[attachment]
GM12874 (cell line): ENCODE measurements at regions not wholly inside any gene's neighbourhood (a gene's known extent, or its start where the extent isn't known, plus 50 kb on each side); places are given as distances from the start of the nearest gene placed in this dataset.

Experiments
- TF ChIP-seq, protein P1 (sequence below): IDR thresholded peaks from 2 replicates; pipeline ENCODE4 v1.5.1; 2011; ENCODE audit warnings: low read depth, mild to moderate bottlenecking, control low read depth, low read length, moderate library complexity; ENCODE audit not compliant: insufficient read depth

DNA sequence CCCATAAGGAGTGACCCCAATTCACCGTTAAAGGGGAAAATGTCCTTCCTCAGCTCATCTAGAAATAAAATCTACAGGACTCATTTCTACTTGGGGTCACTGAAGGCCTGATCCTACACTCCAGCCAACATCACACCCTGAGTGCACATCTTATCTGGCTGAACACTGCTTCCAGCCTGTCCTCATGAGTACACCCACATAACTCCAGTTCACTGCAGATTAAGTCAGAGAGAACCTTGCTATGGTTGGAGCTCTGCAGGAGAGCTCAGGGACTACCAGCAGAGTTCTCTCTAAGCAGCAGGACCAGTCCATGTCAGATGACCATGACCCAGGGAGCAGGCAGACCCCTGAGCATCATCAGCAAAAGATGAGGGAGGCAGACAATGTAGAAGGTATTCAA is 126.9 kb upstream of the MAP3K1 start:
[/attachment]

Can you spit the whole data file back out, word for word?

GM12874 (cell line): ENCODE measurements at regions not wholly inside any gene's neighbourhood (a gene's known extent, or its start where the extent isn't known, plus 50 kb on each side); places are given as distances from the start of the nearest gene placed in this dataset.

Experiments
- TF ChIP-seq, protein P1 (sequence below): IDR thresholded peaks from 2 replicates; pipeline ENCODE4 v1.5.1; 2011; ENCODE audit warnings: low read depth, mild to moderate bottlenecking, control low read depth, low read length, moderate library complexity; ENCODE audit not compliant: insufficient read depth

DNA sequence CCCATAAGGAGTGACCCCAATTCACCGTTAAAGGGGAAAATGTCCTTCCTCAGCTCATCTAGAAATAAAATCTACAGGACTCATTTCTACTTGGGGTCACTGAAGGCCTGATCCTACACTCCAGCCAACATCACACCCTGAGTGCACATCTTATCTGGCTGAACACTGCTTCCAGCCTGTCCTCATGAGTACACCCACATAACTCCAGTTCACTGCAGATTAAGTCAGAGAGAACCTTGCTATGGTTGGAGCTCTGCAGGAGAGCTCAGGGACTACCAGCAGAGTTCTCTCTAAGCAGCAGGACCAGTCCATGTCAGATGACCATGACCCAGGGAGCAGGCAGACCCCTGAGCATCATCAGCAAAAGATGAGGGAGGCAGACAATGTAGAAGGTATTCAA is 126.9 kb upstream of the MAP3K1 start: